Washington’s bullpen has been solid — it ranks second in the league for wins above replacement (2.1) — but is shaky when Jonathan Papelbon is called upon to close out games. His latest outing, against the Cincinnati Reds, earned him his 15th save in 17 chances this season, but he gave up two hits, walked two and allowed a run before securing the win.

Among 165 qualified relievers which includes closers and setup men, Papelbon ranks 83rd in ERA (3.18), 130th in strikeouts per nine innings (7.15), and 98th in strikeout-to-walk ratio (2.57). In high-leverage situations since 2015, those at-bats in which the swing of the possible change in win expectancy is at its greatest, Papelbon strikes out just 17.7 percent of hitters (6.6 per nine) and has severe trouble finding the strike zone (2.4 K/BB). That makes him, at best, an average reliever who struggles with command of the strike zone and at worst a complete liability in pressure-packed situations.

It’s this type of inconsistency that prompts change, and Bill Ladson of MLB.com reports the team is hoping Yankees relievers Andrew Miller and Aroldis Chapman are available before the trade deadline. It would be a strong move by the division-leading Nationals if they can pull it off and of the two, Miller is the guy the Nats want when the game is on the line. And he should be handed the closer’s role on Day 1 if acquired.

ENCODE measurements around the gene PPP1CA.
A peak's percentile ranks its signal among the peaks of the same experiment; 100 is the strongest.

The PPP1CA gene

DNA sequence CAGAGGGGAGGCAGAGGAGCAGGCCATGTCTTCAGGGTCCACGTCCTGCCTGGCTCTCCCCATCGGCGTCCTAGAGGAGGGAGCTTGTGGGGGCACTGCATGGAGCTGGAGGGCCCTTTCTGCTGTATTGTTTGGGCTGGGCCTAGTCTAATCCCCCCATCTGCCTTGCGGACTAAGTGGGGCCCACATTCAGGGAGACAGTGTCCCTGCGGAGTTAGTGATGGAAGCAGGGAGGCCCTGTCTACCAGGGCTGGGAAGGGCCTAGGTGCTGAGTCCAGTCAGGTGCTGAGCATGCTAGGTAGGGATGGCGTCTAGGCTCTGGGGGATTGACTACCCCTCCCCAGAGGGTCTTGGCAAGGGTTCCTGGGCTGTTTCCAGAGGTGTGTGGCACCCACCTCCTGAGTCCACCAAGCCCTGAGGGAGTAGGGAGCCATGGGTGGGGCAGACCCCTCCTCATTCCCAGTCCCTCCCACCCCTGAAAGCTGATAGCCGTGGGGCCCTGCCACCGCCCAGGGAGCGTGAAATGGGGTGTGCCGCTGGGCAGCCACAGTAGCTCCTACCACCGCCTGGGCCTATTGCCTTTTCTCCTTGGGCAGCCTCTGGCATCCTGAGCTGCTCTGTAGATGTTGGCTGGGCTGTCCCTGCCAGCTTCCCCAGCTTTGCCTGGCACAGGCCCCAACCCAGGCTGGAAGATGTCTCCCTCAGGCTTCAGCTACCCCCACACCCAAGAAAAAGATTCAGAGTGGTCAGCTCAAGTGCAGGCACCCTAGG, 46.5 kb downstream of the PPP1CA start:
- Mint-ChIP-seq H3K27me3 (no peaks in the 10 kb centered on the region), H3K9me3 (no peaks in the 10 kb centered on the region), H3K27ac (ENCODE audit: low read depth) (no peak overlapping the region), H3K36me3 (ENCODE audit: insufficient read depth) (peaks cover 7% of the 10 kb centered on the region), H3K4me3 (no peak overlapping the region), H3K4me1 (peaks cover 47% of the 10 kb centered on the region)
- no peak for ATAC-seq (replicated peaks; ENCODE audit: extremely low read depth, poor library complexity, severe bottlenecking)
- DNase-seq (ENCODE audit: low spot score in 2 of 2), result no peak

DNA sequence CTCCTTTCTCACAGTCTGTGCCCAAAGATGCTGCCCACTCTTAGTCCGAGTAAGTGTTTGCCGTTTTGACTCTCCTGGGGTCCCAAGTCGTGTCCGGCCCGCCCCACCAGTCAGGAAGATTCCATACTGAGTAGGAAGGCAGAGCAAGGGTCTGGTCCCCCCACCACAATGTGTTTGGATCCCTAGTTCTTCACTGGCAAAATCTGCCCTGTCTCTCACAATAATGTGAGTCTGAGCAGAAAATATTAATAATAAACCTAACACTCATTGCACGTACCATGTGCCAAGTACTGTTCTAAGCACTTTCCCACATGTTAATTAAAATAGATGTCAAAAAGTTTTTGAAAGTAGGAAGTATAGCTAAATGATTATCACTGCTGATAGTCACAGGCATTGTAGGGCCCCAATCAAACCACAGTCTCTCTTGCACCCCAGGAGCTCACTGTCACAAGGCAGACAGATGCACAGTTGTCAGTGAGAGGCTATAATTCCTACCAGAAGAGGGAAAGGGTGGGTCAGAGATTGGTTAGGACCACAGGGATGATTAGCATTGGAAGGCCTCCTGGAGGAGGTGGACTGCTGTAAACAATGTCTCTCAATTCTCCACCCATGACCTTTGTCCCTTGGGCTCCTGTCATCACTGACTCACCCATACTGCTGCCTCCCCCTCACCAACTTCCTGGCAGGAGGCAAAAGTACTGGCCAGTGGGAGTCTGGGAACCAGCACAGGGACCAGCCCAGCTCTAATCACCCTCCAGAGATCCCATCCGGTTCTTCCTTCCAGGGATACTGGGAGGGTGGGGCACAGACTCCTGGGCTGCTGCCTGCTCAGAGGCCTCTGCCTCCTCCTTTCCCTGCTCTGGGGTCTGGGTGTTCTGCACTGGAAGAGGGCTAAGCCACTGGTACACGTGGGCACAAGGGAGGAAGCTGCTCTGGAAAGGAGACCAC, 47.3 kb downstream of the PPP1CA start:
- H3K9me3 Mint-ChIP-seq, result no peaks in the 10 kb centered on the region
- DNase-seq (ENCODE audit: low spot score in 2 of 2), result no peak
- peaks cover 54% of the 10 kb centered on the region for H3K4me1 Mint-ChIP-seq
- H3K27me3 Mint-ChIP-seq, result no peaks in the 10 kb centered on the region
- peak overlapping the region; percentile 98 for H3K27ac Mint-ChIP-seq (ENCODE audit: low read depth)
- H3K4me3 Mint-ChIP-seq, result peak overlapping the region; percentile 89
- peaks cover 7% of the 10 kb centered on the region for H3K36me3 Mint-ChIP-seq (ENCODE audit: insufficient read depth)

Miller has a 1.09 ERA and a wipe-out slider that strikes out 16.4 batters per nine innings pitched. His command of the strike zone is also superb, sitting down 15 batters for every one he walks.

Chapman, who served a suspension until early May, is averaging 13.2 strikeouts per nine innings with a fastball that routinely hits 100 mph.

In high-leverage situations Miller has struck out 15.1 batters per nine innings with a 6.4 strikeout-to-walk ratio since the start of the 2015 season. Almost half the batters faced in these situations have struck out (45.7 percent). Chapman is no slouch in these situations either: 13.5 strikeouts per nine innings — 38.5 percent of plate appearances end in a strikeout — with a 5.0 strikeout-to-walk ratio.

Even if you adjust a player’s contributions to his team’s win expectancy, while neutralizing for leverage index so that players don’t get a large bonus by being in high leverage situations more often, Miller is still the clear winner.

Moving Papelbon won’t be easy, nor would getting a guy like Miller come cheap, but it’s the type of transaction that could move the Nationals from playoff contender to World Series hopeful very quickly.